North Irish Horse Presentation Plaque, 1910
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Overall: 22.5cm (8.8in) x 19cm (7.5in)
Silver. The crowned harp insignia of the North Irish Horse over a presentation plaque inscribed 'To Viscount Jocelyn from the members of his troop on his leaving the regiment’, both elements mounted on a velvet covered easel backed presentation plaque. Maker’s mark of the Sheffield silversmiths Walker & Hall. Hallmarked 1910.
Viscount Jocelyn (1883-1956) was commissioned into the North Irish Horse, Special Reserve in 1909, resigned his commission in 1910, but rejoined in January 1912. He was promoted Lieutenant shortly after the regiment’s annual summer camp at Dundrum, Co. Down, on 1 August 1914. On the declaration of war against Germany three days later, Jocelyn’s squadron, A Squadron, under the command of Major Lord Cole and comprising six other officers and 166 other ranks, was designated to accompany the British Expeditionary Force. Together with the South Irish Horse’s B Squadron, they sailed from Dublin on the S.S. Architect on 17 August 1914 for Le Harve. They were the first non-regular troops to land in France and be in action in the First World War. They were joined shortly afterwards by C Squadron of the North Irish Horse under the command of another aristocrat Major Lord Massereene and Ferrard. A Squadron whilst attached G.H.Q. at Le Cateau served both in the line in support of the 3rd Division and as bodyguard and escort to the Commander-in-Chief, Sir John French, during the B.E.F.’s retreat from Mons.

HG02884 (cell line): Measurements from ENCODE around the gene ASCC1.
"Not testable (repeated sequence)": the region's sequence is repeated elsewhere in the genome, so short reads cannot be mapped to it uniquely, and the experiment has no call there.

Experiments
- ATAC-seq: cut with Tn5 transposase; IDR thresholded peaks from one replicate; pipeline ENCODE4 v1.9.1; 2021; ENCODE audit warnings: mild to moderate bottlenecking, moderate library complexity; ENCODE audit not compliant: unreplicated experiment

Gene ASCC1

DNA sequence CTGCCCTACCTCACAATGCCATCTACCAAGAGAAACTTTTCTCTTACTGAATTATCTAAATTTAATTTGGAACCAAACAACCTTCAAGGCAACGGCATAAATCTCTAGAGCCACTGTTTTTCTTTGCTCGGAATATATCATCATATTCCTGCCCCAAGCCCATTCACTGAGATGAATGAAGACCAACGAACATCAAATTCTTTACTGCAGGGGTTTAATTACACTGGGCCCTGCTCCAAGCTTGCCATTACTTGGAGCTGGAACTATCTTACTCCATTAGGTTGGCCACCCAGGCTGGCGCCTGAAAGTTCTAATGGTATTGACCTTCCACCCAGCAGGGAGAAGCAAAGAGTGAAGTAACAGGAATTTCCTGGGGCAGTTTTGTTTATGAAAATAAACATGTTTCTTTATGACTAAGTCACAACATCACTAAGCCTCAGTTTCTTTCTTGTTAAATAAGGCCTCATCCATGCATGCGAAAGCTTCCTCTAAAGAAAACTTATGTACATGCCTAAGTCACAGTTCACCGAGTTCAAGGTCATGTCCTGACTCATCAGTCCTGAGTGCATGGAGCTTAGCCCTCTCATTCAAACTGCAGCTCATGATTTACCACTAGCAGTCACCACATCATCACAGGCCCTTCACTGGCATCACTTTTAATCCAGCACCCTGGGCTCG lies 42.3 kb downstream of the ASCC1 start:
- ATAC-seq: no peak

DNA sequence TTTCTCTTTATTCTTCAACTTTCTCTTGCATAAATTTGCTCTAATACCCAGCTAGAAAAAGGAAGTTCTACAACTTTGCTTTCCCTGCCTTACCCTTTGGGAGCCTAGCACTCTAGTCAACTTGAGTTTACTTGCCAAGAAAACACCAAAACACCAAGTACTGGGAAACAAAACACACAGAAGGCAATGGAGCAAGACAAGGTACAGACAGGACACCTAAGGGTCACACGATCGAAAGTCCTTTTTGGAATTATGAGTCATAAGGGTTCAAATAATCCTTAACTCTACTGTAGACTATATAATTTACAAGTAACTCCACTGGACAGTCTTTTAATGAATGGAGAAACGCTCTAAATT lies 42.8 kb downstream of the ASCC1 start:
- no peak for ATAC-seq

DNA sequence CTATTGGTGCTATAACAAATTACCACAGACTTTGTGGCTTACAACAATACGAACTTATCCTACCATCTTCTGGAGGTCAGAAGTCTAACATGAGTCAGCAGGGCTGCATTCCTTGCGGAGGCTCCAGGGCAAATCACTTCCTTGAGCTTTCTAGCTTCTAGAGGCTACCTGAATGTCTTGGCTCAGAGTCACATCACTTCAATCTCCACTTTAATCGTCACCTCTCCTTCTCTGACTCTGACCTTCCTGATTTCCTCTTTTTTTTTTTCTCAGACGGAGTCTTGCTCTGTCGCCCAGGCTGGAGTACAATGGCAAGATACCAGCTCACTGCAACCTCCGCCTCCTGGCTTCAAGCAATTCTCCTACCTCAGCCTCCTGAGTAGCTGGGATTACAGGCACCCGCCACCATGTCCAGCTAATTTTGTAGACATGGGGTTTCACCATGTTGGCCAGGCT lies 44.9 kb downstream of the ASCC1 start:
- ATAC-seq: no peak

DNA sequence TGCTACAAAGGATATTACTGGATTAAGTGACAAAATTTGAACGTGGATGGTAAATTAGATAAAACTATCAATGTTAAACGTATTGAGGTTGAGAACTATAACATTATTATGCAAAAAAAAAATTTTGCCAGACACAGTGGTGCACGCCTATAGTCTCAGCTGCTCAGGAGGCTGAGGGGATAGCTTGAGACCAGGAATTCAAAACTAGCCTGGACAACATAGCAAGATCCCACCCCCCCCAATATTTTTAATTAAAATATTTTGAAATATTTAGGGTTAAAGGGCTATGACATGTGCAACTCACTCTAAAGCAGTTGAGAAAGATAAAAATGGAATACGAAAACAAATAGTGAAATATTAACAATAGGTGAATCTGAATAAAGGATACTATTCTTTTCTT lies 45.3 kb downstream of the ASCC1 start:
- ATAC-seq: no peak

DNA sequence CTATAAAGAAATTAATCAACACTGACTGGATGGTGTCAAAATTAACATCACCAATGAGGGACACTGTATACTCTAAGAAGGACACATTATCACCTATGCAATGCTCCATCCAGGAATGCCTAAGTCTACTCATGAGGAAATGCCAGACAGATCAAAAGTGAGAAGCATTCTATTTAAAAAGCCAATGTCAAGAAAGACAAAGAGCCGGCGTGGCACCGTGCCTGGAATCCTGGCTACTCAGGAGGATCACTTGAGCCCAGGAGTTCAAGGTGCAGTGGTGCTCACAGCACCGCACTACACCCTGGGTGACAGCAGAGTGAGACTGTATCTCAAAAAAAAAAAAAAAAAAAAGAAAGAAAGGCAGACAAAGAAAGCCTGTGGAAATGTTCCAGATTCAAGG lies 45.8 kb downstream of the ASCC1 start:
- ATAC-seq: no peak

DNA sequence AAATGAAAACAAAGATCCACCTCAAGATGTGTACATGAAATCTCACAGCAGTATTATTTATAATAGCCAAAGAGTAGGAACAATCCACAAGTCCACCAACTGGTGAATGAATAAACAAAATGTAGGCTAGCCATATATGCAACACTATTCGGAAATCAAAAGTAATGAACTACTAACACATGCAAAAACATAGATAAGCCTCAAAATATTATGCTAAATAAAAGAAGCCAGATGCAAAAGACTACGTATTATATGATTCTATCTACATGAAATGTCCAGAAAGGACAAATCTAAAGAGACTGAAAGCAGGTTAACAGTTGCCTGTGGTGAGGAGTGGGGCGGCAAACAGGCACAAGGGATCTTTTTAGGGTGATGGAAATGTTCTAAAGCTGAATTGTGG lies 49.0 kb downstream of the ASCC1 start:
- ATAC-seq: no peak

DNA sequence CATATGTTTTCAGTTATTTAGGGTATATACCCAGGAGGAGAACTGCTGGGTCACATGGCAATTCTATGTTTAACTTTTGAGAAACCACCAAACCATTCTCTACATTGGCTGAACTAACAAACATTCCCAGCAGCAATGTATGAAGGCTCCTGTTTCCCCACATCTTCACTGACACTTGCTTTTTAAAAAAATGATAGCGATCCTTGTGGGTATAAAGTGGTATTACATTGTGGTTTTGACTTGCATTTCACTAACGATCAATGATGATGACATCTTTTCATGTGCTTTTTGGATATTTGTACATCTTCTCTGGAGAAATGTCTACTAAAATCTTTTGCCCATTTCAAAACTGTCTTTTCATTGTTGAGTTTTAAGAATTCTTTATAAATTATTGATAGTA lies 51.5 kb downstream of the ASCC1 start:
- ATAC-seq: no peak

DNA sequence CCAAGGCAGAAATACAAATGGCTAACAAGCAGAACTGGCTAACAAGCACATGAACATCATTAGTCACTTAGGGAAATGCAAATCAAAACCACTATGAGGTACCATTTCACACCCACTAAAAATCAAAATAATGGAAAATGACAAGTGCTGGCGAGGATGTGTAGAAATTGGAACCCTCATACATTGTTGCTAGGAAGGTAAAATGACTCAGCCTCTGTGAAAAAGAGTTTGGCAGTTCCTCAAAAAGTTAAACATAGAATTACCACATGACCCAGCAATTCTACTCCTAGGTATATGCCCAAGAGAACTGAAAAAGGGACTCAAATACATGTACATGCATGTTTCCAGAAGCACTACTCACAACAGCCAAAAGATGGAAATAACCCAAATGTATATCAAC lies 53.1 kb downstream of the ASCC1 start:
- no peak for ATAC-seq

Lord Jocelyn was afterwards present during the Battle of the Marne, the advance to and Battle of the Aisne (6th September, 1st October and 12-15th September respectively). There is a reference to Jocelyn in the memoirs of medical officer Travis Hampson, who wrote that on 1 September 1914: ‘After messing about for a bit helping to get things straight - there were no billets and everyone had to doss down just anywhere - Hull and I opened a bottle of whiskey, a great treat. It had been given to me by Lord Jocelyn of the Northern Irish Horse a few days before; they ran a decent mess.’ Then on 19 November 1914 Lord Jocelyn was invalided home. Sickness confined him to duties at the regiment's Antrim headquarters for the next few years. He was promoted Captain in 1915, and the following December he succeeded his father as the 8th Earl of Roden. In June 1917 he was elected a Representative Peer for Ireland and served in the House of Lords from 1919 until his death. He was described by his grandson, the 10th Earl Roden, as ‘austere’.